The evolution of gene therapy for rare disease patients

The evolution of gene therapy for rare disease patients

(The following guest post is from Andrew McFadyen, who recently joined the Clinical Research Pathways Board of Directors.)

Hope is here, if only we can access it
The evolution of gene therapy for rare disease patients

Patients and families affected by rare diseases define hope in a very different way from the dictionary. We are fighting against the odds, so for us hope is much more than a wish, desire, or expectation. Instead, hope is a mission, a road map, and a driving force—a beacon of light in the distance, guiding the way along a difficult and heart-wrenching journey.

Sometimes, hope is all we have.

And sometimes—as in the case of gene therapy—hope can give rise to possibility.

What began decades ago as only a glimmer of hope—the possibility of cures for debilitating and devastating rare diseases—is rapidly becoming a reality as more and more clinical trials for gene therapy start to enroll patients. There are currently almost 1,000 gene therapy projects working their way toward market approval. The vast majority are for patients suffering from devastating conditions for which there are no other treatments.

Whether these gene therapy approaches are truly curative remains to be seen. However, early indications from some of these trials and from Food and Drug Administration (FDA)-approved therapies are clear: Gene therapy is transforming the course of disease for patients most in need. For instance, patients battling spinal muscular atrophy (SMA) are seeing greatly improved outcomes if they begin treatment with an approved, novel gene therapy treatment called Spinraza[i]. Patients with hemophilia are seeing “mind-blowing results” from gene therapies in clinical trials[ii]. For patients battling mucopolysaccharidosis (MPS), early clinical trial data indicate a dramatic improvement in the outlook and course of the disease[iii].

In essence, hope is here, or very close, for a host of rare disease patients. Hope is here, that is, if patients can gain access to these therapies in an equitable and expeditious fashion.

Barriers to such access will be numerous and must be addressed by the pharmaceutical industry, payers, patient advocacy organizations, and regulatory authorities alike. For example, the high cost of Spinraza is creating a challenge for patients in Canada to gain access through the publicly funded health care system. In addition, the manufacturer and the provincial governments have not been able to agree on a reimbursement plan that provides wide access to this potentially life-saving drug. Such challenges will be experienced on a broader scale as gene therapies hit the market at a rapid pace, most likely at a price that far exceeds what we’ve seen so far for rare-disease treatments.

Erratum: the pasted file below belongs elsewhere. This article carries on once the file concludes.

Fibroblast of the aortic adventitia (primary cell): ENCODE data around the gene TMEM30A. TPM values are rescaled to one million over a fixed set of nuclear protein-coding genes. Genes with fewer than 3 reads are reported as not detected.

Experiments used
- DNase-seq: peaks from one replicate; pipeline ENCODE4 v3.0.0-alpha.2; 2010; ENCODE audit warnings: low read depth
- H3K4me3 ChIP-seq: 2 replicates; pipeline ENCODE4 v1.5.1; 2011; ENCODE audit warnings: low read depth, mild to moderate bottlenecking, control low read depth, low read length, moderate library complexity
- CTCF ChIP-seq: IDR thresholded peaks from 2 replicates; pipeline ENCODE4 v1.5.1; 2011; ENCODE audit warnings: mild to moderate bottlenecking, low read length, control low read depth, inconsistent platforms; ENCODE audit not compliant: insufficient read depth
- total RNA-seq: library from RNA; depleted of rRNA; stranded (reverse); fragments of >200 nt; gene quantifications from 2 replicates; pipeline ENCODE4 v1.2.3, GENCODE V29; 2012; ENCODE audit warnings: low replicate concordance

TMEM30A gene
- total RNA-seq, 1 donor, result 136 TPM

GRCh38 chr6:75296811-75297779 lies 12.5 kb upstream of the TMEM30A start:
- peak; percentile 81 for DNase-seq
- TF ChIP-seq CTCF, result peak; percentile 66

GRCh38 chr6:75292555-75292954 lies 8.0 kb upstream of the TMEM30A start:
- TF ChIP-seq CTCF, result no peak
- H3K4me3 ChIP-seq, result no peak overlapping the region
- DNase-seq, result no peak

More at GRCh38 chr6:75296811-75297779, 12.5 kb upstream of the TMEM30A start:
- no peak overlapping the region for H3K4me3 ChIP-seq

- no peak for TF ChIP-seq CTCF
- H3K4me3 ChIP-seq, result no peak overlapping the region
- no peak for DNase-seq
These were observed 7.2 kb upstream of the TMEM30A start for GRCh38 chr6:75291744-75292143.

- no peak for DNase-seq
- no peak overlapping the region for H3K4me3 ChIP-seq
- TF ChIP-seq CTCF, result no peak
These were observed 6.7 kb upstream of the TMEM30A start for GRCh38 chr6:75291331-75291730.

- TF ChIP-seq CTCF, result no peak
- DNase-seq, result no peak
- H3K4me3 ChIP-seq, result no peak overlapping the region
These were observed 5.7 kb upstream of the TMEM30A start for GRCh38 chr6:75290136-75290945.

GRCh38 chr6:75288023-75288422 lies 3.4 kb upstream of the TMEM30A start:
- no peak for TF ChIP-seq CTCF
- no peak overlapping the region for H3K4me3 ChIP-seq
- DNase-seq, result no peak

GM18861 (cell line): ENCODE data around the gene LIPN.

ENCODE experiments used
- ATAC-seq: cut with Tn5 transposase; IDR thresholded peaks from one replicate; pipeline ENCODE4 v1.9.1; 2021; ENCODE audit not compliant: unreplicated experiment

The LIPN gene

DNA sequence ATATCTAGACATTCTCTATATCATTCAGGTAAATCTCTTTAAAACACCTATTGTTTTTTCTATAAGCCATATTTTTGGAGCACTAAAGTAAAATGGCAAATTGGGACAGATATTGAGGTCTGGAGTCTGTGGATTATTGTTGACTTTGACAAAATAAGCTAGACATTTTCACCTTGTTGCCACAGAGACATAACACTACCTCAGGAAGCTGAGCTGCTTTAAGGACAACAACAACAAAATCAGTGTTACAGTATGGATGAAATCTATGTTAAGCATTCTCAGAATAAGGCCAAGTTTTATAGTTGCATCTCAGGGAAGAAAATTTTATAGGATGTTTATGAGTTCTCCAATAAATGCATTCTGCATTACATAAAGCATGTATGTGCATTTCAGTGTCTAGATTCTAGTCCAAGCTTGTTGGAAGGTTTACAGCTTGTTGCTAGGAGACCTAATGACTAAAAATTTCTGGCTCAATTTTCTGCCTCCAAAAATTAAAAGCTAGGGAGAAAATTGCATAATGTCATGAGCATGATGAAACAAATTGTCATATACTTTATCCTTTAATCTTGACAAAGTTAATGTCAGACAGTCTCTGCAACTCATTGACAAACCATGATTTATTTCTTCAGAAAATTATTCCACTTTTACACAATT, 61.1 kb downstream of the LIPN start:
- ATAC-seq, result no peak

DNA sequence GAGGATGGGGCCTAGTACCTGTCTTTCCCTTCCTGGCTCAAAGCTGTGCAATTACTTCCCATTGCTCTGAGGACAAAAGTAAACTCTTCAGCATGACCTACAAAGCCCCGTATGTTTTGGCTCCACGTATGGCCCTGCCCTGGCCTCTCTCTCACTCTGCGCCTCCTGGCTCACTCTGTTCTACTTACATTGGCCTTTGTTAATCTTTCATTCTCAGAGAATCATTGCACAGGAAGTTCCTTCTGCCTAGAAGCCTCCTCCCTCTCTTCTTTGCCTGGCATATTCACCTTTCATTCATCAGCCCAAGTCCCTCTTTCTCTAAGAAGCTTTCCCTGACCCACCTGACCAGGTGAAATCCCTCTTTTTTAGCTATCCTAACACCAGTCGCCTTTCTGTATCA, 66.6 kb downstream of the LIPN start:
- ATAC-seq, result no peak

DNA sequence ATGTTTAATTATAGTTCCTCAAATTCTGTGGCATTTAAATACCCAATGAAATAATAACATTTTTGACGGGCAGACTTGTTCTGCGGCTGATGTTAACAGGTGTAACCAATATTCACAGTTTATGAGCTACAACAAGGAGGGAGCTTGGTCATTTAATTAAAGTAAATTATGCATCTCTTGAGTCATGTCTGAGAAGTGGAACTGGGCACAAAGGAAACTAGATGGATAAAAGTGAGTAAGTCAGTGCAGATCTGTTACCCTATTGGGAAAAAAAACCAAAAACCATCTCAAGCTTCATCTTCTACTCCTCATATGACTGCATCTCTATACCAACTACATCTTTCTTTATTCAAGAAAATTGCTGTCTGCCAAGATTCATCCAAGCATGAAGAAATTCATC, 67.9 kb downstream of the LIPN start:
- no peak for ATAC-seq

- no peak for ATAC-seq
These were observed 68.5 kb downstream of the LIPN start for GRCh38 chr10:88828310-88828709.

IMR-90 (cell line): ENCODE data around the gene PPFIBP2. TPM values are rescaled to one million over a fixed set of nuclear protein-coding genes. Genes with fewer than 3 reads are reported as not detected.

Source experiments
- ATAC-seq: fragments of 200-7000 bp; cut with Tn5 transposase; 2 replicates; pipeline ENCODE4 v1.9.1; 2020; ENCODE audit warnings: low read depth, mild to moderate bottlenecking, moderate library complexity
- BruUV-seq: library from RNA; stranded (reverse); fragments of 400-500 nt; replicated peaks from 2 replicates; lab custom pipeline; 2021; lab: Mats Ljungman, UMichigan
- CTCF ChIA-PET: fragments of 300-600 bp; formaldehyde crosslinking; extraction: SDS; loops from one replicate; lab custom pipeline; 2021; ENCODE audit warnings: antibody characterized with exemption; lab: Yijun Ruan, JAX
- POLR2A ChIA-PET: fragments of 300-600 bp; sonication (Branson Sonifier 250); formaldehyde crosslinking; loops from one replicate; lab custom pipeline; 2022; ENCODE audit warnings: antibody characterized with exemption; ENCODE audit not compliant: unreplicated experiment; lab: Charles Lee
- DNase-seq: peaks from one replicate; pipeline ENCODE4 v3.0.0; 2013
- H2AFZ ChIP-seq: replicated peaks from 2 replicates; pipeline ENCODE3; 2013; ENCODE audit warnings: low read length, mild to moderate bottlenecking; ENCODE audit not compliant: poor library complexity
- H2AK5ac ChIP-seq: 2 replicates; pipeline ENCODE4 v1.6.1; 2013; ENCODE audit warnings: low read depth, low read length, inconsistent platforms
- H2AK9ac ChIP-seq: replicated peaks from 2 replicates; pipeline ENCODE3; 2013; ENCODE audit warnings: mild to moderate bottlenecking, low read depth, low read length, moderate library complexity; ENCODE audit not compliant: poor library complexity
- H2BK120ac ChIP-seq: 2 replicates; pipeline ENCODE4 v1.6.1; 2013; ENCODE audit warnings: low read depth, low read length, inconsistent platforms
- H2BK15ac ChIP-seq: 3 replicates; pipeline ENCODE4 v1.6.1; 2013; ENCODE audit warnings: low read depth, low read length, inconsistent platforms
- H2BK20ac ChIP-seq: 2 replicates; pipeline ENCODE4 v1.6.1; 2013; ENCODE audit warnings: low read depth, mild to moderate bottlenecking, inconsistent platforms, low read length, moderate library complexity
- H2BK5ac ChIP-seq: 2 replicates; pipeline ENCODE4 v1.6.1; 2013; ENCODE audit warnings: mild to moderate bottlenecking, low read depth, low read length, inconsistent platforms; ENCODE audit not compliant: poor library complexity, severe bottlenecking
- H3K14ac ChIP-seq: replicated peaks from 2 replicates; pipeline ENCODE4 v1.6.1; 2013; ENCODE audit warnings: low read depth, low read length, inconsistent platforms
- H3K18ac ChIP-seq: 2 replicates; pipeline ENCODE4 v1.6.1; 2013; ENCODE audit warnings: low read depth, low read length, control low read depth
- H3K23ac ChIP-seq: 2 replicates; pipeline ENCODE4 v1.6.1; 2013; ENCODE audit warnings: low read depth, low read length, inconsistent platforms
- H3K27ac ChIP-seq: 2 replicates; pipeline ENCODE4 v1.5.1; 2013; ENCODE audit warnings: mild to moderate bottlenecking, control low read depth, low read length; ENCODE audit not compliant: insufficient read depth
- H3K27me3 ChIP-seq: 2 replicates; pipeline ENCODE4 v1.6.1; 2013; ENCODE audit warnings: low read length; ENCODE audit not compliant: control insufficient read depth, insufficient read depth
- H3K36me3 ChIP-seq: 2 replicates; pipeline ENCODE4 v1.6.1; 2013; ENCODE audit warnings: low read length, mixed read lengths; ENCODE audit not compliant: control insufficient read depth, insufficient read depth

Likewise, clinical trials using adeno-associated viruses (AAV) often require patients to live close to clinical trial sites for follow-up blood work and monitoring. Uprooting family, taking a leave from work commitments, and finding the financial means to pay for accommodations, etc., are real barriers for patients who do not live near these locations, often resulting in the inability of patients to participate in clinical trials. This leads to unequal access to these trials for many patients. Those who live close to sites have easier access, and those who can afford the added financial stress and can relocate gain access over those who cannot.

Converting hope to reality for patients comes with a responsibility to ensure that hope is accessible for all patients in need. It’s imperative that any and all barriers to such access be removed collaboratively with all stakeholders.

For hope to truly be here, we must all work together to advance access to clinical trials and to ensure that approved therapies are affordable and expeditiously made available to patients in need. Without such collaboration, that hope we’ve all been waiting for—that glimmer of light in the distance—will fade quickly.

[i](n.d.). Evaluation of Children with SMA Type 1 Under Treatment … – IOS Press. Retrieved August 1, 2018, from

[ii] (2017, December 14). “Mind-blowing results” from gene therapy trial point to a … – New Atlas. Retrieved August 13, 2018, from

[iii] “Gene therapy: First results in children with Sanfilippo B syndrome ….” 20 Jul. 2017, Accessed 13 Aug. 2018.

Andrew McFadyen
Founder and Executive Director
The Isaac Foundation
Equal Access for Rare Disorders




2018-09-10T10:13:12+00:00August 23, 2018|General|